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Second Chance Homes: Providing Services for Teenage Parents and Their Children

Second Chance Homes: Providing Services for Teenage Parents and Their Children

U.S. Department of Health and Human Services, Office of the Assistant Secretary for Planning and Evaluation

October 2000

Introduction

The difficult life circumstances of most teenage mothers and their children have intensified interest in finding ways to support young mothers in their efforts to become self-sufficient, delay subsequent childbearing, and promote awareness of child development early in their children’s lives in order to break the cycle of poverty and reliance on welfare. One innovative service delivery option available is the establishment of "Second Chance Homes" for teenage mothers and their children. Second Chance Homes offer stable housing and other supportive services to teenage mothers, with the intent of providing teens with the skills and knowledge necessary to become more effective parents and lead productive, independent lives.

The Difficult Life Circumstances Facing Teen Parents and Their Children

Trends in Teen Births

In recent years there have been significant declines in both teenage pregnancy and birth rates, with teen pregnancy rates reaching their lowest level since statistics have been collected. While this is good news, there are still far too many teens having children before they are ready. In fact, nearly 500,000 teenage girls become parents each year. Roughly 40 percent of these teenage parents are under age 18; more than three-fourths are unmarried; and the majority of parenting teens do not have the economic or social resources in place to provide for themselves or their children. Moreover, teenage mothers are more likely to have additional children in quick succession, limiting their life options even further than having only one child. Although the number of repeat births to teenage girls also has declined since 1991, there are still over 100,000 second or higher order births to teenagers annually.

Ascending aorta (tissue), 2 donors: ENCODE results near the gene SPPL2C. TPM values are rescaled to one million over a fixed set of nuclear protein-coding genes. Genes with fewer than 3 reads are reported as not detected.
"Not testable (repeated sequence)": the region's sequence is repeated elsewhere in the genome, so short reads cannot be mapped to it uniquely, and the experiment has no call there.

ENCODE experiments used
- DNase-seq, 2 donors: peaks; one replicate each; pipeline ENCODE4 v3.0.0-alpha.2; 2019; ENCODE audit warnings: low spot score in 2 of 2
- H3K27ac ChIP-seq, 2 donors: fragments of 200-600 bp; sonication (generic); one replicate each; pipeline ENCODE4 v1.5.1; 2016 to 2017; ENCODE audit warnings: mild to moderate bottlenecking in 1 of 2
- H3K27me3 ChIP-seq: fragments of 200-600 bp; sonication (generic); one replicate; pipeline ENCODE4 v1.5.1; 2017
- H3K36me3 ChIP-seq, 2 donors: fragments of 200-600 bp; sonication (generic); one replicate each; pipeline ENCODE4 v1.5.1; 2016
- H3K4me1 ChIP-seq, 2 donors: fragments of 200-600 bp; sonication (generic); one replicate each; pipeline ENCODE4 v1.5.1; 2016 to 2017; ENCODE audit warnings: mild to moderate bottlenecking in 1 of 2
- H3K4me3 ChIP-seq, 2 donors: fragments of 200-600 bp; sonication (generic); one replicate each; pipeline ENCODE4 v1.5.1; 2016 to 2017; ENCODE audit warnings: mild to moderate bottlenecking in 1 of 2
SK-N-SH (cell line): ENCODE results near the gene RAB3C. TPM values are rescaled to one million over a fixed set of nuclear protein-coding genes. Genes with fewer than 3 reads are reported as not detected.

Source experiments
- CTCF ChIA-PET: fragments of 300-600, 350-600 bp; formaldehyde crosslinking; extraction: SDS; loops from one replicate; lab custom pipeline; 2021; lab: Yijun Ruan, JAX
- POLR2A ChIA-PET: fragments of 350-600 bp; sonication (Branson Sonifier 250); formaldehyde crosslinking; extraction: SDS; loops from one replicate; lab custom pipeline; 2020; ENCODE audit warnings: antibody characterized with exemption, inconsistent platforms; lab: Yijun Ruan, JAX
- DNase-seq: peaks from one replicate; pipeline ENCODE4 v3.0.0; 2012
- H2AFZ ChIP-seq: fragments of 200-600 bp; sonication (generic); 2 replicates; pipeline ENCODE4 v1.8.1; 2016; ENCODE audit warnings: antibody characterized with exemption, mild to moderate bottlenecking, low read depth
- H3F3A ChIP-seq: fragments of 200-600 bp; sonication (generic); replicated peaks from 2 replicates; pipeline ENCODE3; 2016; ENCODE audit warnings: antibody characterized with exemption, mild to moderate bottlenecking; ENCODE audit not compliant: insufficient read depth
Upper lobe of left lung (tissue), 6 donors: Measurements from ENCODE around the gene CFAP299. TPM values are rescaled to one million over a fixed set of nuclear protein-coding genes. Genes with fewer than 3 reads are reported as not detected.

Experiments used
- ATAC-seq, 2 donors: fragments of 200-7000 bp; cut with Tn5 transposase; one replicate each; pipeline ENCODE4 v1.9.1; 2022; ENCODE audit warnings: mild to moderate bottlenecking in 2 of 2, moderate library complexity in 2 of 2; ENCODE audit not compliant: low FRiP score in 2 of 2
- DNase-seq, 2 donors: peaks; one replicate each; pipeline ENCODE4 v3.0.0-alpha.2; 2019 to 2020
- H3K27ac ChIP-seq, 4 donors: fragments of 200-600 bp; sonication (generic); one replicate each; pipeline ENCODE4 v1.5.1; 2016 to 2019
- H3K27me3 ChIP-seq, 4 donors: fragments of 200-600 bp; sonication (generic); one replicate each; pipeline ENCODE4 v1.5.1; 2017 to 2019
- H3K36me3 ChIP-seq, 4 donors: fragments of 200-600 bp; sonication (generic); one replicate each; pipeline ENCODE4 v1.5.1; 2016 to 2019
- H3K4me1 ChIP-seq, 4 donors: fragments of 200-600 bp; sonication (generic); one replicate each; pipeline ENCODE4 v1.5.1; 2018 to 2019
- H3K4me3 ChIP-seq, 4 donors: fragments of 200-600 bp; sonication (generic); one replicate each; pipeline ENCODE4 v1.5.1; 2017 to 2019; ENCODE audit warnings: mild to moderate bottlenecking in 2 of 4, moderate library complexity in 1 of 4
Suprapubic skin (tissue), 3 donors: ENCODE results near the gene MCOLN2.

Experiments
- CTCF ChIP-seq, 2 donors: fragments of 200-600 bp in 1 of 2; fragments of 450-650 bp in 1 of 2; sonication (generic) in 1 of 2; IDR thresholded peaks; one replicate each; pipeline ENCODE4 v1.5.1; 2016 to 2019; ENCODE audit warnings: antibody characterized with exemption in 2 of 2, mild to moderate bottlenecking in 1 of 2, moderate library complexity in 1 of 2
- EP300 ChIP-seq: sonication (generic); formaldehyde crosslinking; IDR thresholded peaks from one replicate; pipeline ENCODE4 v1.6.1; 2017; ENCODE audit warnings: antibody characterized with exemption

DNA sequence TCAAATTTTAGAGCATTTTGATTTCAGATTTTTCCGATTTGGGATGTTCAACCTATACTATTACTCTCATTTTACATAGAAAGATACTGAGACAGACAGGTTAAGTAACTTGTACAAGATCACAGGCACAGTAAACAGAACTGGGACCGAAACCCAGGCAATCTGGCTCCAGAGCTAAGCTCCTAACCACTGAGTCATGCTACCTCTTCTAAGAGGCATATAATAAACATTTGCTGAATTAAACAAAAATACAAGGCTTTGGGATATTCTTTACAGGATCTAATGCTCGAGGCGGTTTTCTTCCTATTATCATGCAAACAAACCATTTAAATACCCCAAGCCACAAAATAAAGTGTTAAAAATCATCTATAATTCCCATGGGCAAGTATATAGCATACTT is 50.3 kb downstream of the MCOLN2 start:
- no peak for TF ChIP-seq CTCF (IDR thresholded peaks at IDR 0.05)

A large number of teenage mothers are poor. Studies estimate that as many as 60 percent of teenage mothers are living below the poverty linfe, and as many as 80 percent rely on welfare for support for at least some portion of time following a teen birth. Earlier research indicates that women who gave birth as teens relied on public assistance for support for substantially longer periods of time than other families. The impoverished circumstances of teenage mothers are exacerbated by the fact that many have limited academic skills, have dropped out of high school, and come from backgrounds with few role models or opportunities for improving their livelihoods.

Many teenage mothers have a difficult time juggling the dual roles of parent and teen. These responsibilities are often undertaken in the context of stressful environments, many of which are characterized by poverty, poor housing, domestic violence, abuse, and unsafe neighborhoods. Research has shown that a large percentage of teenage mothers have experienced sexual and/or physical abuse, often by a household member. These teenage mothers face an even greater risk of repeat pregnancy and other health problems.

Negative Outcomes for the Children of Teen Mothers

The long-term, negative consequences of teenage childbearing affect both parent and child. Both are likely to face poverty, low levels of educational attainment, and long-term dependence on public assistance. Concerns about the negative effects of teenage childbearing on both the mother and her child(ren) have become more salient. Research indicates that children of teenage mothers are more likely to be born prematurely and to be of low birth weight than children born to women who are older. Compared to children born to older women, children of adolescent mothers, in general, do not do as well in school, have higher reported incidences of abuse and neglect, have higher rates of foster care placement, and are more apt to run away from home. As these children get older, the boys are 2.7 times more likely to be involved in criminal behavior, and the girls are 33 percent more likely to become teenage mothers themselves, increasing the likelihood that they will rely on public assistance.

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